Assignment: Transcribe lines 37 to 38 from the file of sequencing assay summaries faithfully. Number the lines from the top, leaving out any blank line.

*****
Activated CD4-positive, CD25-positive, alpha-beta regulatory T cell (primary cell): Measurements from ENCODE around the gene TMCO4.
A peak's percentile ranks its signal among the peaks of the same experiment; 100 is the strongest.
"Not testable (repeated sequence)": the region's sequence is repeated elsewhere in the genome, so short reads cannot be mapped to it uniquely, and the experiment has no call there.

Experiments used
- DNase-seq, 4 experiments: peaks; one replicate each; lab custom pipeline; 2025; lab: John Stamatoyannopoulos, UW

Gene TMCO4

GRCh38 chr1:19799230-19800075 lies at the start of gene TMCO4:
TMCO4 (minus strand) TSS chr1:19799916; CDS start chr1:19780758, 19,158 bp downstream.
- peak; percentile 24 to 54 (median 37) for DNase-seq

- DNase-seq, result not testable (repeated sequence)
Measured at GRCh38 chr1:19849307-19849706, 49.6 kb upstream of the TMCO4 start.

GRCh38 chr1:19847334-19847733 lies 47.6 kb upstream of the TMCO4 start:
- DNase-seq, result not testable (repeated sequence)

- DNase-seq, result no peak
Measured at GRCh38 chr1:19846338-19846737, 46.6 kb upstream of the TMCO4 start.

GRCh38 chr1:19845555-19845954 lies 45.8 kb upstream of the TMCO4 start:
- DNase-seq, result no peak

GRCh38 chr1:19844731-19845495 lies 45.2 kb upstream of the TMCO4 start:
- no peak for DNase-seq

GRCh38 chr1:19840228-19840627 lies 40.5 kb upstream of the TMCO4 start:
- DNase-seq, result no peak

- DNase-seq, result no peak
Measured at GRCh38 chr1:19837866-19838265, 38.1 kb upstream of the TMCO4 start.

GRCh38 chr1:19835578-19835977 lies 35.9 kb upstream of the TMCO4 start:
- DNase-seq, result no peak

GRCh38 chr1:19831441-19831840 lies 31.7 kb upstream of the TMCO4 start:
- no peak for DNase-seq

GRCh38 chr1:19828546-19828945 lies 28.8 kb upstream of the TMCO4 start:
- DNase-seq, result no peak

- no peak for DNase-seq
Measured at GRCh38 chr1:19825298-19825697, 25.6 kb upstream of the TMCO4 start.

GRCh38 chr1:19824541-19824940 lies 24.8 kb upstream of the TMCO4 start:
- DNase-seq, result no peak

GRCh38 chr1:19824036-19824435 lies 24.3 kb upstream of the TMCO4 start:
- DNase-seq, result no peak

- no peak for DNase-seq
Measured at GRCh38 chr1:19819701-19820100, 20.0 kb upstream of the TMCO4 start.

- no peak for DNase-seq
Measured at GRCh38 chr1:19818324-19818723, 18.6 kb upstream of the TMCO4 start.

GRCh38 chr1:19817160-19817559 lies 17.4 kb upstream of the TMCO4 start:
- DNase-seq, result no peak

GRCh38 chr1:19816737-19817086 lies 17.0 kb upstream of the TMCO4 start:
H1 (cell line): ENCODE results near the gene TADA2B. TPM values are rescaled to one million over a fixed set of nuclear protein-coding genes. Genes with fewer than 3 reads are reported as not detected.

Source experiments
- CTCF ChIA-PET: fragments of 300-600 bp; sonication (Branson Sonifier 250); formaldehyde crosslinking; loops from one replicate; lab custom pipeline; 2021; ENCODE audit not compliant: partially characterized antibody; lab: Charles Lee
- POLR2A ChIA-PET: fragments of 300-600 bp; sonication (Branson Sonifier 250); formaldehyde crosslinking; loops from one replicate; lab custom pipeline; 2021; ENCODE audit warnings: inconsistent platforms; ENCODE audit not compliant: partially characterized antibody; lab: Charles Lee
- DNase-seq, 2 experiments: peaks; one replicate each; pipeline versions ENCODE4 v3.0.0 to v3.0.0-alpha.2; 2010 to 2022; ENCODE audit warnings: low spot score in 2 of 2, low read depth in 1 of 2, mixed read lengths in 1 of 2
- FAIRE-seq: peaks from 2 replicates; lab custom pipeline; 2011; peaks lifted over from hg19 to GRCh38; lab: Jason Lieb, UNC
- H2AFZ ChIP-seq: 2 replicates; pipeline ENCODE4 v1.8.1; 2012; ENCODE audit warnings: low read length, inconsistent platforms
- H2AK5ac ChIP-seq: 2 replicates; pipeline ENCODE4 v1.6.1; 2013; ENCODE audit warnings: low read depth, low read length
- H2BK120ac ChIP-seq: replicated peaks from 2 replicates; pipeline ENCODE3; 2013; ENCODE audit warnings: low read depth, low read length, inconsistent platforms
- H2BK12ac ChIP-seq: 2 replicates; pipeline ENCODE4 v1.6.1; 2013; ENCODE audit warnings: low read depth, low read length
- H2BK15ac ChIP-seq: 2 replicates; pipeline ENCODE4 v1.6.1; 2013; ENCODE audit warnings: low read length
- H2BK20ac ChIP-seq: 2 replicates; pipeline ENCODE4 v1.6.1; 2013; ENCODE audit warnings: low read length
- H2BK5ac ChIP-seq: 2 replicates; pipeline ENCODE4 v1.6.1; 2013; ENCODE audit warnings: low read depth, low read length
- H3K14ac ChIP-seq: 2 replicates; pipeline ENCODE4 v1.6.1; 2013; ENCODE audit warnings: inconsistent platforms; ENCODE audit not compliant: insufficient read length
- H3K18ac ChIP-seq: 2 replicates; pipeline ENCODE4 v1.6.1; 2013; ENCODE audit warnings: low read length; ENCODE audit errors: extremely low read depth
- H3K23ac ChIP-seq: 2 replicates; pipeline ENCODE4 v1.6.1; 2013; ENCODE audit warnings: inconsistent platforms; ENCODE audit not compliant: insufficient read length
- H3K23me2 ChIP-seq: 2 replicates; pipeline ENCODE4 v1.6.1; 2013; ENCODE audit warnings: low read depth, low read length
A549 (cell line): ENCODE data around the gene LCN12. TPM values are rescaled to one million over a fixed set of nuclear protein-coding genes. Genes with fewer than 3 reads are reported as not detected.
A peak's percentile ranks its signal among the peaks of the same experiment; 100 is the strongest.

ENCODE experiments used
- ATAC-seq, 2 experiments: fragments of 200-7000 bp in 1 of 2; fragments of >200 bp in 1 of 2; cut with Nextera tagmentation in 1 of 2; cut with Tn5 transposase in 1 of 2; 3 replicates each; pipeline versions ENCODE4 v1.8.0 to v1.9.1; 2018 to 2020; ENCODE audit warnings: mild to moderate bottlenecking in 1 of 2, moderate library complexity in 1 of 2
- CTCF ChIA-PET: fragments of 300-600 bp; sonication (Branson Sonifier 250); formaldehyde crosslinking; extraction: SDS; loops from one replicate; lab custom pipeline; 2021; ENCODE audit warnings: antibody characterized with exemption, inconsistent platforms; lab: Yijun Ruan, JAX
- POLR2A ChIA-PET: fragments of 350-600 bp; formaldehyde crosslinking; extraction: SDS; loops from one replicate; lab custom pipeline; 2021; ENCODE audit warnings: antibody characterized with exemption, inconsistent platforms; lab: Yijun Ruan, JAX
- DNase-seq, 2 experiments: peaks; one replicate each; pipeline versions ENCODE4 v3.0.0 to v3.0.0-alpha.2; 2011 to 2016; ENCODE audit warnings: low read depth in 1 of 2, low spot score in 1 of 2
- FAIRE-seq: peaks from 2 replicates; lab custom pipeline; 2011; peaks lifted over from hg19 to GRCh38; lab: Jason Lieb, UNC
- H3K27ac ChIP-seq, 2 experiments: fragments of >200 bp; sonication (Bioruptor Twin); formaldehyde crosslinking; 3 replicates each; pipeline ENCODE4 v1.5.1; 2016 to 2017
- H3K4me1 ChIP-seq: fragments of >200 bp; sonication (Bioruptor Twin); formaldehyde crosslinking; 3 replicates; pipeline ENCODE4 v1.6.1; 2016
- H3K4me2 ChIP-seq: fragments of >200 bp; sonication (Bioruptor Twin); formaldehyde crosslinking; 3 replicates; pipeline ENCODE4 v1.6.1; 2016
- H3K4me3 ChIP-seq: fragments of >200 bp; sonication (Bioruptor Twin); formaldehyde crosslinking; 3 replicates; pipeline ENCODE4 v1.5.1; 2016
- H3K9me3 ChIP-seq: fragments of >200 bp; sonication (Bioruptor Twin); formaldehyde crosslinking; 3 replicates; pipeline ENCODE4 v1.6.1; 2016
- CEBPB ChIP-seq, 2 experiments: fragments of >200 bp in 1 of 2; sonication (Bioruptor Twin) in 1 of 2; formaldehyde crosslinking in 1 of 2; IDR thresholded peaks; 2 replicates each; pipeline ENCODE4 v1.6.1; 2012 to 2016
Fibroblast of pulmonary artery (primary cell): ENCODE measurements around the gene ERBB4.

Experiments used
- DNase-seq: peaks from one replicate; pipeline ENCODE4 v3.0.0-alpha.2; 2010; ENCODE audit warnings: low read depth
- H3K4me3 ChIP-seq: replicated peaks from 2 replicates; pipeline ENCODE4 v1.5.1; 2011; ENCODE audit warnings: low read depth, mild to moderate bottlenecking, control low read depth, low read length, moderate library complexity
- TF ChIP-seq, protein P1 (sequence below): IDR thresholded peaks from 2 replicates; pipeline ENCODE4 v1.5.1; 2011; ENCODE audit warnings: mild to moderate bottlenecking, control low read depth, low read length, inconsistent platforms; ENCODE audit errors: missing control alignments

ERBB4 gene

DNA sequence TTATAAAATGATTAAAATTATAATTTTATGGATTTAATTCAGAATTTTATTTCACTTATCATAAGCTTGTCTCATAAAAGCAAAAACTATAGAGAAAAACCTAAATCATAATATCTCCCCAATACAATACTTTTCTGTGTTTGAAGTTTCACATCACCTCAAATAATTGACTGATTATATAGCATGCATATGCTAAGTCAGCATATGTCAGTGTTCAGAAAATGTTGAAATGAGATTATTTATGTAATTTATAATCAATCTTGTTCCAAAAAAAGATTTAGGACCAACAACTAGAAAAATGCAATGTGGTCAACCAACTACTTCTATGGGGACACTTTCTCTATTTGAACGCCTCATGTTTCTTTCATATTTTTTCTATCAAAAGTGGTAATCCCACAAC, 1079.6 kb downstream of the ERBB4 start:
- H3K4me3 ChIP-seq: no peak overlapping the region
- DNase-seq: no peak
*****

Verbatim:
Measured at GRCh38 chr1:19819701-19820100, 20.0 kb upstream of the TMCO4 start.

- no peak for DNase-seq